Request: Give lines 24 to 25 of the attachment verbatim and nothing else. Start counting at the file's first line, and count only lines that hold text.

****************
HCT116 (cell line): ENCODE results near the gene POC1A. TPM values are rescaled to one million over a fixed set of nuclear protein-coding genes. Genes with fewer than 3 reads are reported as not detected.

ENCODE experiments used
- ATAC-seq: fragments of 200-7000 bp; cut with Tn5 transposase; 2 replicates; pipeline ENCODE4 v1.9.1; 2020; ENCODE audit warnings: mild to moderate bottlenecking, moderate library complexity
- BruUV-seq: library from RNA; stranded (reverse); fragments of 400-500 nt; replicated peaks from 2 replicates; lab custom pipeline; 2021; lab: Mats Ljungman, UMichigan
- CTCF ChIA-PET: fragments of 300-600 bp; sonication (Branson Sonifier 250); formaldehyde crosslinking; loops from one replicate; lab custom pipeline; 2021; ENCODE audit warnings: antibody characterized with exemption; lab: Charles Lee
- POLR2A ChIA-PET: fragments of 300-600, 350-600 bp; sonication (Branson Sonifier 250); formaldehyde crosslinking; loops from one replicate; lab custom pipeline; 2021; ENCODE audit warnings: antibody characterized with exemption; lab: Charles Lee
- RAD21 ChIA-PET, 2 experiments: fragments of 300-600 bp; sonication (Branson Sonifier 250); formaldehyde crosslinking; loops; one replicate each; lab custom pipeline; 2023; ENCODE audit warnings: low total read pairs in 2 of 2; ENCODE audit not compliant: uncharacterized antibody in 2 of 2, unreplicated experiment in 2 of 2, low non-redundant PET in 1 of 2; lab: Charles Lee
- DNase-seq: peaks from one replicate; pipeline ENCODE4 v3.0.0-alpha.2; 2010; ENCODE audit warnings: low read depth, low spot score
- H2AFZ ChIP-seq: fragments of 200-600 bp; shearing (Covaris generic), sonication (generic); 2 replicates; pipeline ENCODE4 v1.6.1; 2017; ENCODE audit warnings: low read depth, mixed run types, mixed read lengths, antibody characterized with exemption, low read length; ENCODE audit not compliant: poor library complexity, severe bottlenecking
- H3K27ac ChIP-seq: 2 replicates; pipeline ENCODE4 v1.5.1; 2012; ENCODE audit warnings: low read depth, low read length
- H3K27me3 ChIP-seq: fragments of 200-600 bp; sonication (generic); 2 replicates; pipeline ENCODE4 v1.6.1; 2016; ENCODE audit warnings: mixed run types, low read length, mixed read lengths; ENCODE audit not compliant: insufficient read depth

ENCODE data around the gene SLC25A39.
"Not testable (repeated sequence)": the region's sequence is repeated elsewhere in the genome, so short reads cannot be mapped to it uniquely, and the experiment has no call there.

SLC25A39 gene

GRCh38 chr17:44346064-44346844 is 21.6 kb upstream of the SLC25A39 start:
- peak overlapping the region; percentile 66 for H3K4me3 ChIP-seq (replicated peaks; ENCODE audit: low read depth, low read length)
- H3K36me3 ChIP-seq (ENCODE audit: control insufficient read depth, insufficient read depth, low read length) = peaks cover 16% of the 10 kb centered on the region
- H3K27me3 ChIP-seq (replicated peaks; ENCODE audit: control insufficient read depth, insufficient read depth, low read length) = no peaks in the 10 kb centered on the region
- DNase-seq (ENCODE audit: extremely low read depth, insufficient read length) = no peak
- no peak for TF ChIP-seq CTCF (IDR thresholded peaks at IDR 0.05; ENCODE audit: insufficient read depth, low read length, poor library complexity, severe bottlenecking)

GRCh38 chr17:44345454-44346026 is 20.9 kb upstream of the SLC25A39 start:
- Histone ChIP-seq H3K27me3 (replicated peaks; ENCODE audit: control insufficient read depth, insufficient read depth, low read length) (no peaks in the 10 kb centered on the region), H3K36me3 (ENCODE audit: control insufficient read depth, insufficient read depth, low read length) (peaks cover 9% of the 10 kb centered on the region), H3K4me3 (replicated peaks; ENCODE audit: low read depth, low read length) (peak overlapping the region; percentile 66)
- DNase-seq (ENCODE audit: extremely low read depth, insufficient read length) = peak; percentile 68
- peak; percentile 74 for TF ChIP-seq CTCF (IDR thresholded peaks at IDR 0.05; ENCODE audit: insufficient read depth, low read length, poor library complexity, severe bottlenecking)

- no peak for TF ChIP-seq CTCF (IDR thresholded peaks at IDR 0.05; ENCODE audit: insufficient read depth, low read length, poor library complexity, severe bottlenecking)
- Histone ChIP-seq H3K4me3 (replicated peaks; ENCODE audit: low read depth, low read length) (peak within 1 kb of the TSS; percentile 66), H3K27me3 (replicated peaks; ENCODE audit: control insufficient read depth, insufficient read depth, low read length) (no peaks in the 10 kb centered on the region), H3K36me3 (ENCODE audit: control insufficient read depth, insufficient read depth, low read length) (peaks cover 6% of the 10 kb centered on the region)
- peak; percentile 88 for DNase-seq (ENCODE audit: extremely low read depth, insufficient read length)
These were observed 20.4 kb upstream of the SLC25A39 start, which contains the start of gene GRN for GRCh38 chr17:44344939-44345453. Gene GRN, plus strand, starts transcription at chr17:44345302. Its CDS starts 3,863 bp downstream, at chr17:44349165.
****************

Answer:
- peak; percentile 74 for TF ChIP-seq CTCF (IDR thresholded peaks at IDR 0.05; ENCODE audit: insufficient read depth, low read length, poor library complexity, severe bottlenecking)

- no peak for TF ChIP-seq CTCF (IDR thresholded peaks at IDR 0.05; ENCODE audit: insufficient read depth, low read length, poor library complexity, severe bottlenecking)